Cooking for one
When things progressed to the state where I found myself cooking for one most of the time, I had to learn, all over again, some pretty basic strategies. First of all, I had to remind myself that I don’t like eating the same thing for dinner three or four days in a row. Then I had to relearn some basics about freezing leftovers for later.
One; freezing doesn’t improve anything, so don’t expect it to taste better than it did the first time around. It’ll most likely taste worse.
Two; it is impractical to plan to freeze all leftovers. Home freezers have a limited capacity and, sooner or later, you are going to have to eat that stuff. Also, you should judge the actual value of the foods you freeze to be sure they are worth the containers required to freeze them.
Three; if it isn’t clearly labeled, it will probably become garbage. Freezing changes the appearance of most foods– you probably won’t recognize it without a label.
I’ve always been fairly adept at recycling certain foods. Those cold boiled potatoes make super cottage fries, or scalloped potatoes, or can go into the clam chowder. Almost any leftover meat can be ground up and seasoned for sandwich filling (what is a ham salad sandwich, after all)? Or cubed for a pot-pie, for which there are unlimited possibilities.
The real challenge, I discovered, is how to buy in sizes and amounts that don’t produce waste by dint of simply being too much to use within a reasonable time. I had to learn that the big economy size is no longer for me. Even the standard family size gets tiresome before I can use it all. I decided that onions and potatoes, that I always bought in bags, were costing me more than buying them one or two at a time. Even if it didn’t cost so much to buy more and throw away a few, I don’t like the idea of buying them with plans to throw some out.
Bread, rolls, hamburger and hotdog buns have been another challenge. I seldom use an entire loaf of bread before it starts to develop blue freckles. One can use only so many croutons or bread crumbs, after all. And while I like those burgers and dogs, it’s seldom that I’ll eat eight before the buns are stale. I can always poke the extra meat in the freezer, but even if there’s room, breads simply don’t freeze well. Breads are so porous that they automatically lose moisture and flavor in the freezer (even just in the fridge.) If left wrapped while thawing, they will reabsorb at least some of that moisture. I wrap those buns (or several slices of bread), while still fresh, in individual sandwich bags, put them back in the original bag, and freeze what I don’t expect to use soon. They can be thawed one at a time as needed without subjecting the entire package to repeated freezing and thawing.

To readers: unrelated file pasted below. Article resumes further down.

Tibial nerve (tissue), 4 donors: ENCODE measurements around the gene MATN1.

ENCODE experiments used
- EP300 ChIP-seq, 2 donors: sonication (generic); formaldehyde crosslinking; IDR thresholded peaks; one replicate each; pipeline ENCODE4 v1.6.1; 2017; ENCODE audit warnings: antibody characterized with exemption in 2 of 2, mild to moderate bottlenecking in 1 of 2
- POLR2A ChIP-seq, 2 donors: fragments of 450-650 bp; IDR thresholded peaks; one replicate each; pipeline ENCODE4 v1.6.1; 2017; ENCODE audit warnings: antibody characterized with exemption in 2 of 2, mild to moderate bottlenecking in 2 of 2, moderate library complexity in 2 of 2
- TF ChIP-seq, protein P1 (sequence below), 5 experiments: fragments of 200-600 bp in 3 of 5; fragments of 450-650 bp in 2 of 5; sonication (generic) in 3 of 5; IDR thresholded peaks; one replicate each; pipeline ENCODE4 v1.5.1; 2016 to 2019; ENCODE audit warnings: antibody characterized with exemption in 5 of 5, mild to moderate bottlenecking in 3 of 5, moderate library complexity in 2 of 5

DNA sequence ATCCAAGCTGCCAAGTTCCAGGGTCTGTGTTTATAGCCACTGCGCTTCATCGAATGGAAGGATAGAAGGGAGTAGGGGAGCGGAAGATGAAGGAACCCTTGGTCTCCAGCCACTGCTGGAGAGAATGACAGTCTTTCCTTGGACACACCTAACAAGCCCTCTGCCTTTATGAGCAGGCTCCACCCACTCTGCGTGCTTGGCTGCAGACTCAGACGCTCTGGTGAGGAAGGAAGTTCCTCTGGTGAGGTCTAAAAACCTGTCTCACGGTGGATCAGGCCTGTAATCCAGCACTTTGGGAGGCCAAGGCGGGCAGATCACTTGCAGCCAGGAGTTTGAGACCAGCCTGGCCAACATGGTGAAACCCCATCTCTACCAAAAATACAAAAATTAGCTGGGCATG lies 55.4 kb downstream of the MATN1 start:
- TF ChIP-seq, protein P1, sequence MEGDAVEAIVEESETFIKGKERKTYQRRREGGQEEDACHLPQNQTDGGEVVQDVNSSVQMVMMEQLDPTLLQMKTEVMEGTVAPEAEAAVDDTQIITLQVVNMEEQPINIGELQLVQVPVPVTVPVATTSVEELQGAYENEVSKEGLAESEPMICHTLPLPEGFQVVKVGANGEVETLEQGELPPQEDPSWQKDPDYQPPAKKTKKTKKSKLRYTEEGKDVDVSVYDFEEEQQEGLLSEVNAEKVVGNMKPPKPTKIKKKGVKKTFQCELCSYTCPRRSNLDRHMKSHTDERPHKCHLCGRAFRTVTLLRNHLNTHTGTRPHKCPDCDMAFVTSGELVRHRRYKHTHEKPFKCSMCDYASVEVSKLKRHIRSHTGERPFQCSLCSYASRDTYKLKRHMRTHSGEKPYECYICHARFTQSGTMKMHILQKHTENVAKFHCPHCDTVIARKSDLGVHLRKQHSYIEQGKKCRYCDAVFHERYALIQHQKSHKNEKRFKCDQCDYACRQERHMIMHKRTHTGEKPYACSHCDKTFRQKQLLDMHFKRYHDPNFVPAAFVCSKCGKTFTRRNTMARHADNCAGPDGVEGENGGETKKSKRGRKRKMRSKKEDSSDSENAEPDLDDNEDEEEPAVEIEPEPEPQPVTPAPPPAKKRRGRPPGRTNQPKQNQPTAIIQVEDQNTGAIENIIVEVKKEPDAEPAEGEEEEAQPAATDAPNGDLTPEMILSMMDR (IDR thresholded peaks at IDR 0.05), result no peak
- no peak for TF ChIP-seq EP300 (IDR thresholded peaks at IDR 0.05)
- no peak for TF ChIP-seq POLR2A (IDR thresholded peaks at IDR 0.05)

Eggs used to be so inexpensive that I never gave a second thought to throwing out a yolk if I only needed the white for a recipe (or vice versa). I like to coat some foods with a bound breading that requires a bit of beaten egg. When cooking for one, it usually requires less that half an egg to do this job. I found it not only economical, but convenient, to buy unfrozen egg substitute and freeze “egg cubes” in plastic ice cube trays (two tablespoons equal one-half of an egg.) These take little time to thaw if placed in a small dish set over warm water. When frozen, I dump them into a plastic zip bag for convenience.
Cake and cookie mixes can be divided in half or even quarters for smaller batches when there’s no one to feed the extra cookies or cake to. Those egg cubes come in handy there. Other dry staples such as rice and oatmeal will keep almost indefinitely if stored properly. Since the FDA permits the presence of a certain amount of foreign matter in most cereal products (and this includes insect eggs) I place these in the freezer overnight as soon as I bring them home, which kills any eggs present and prevents them from hatching. Keep these tightly sealed in jars with good lids (plastic bags aren’t as reliable) and you can keep them on the shelf at room temperature.
Lettuce and celery will last longer if stored, before washing, in plastic bags along with several damp paper towels. This will keep them crisp without over-hydrating. Mushrooms should not be washed before using and will keep longer if stored in plastic with a dry paper towel to absorb excess moisture which makes them slimy. Onions, celery and peppers can be chopped and frozen raw. Other vegetables should be scalded for three minutes, then chilled in ice water and drained, before freezing.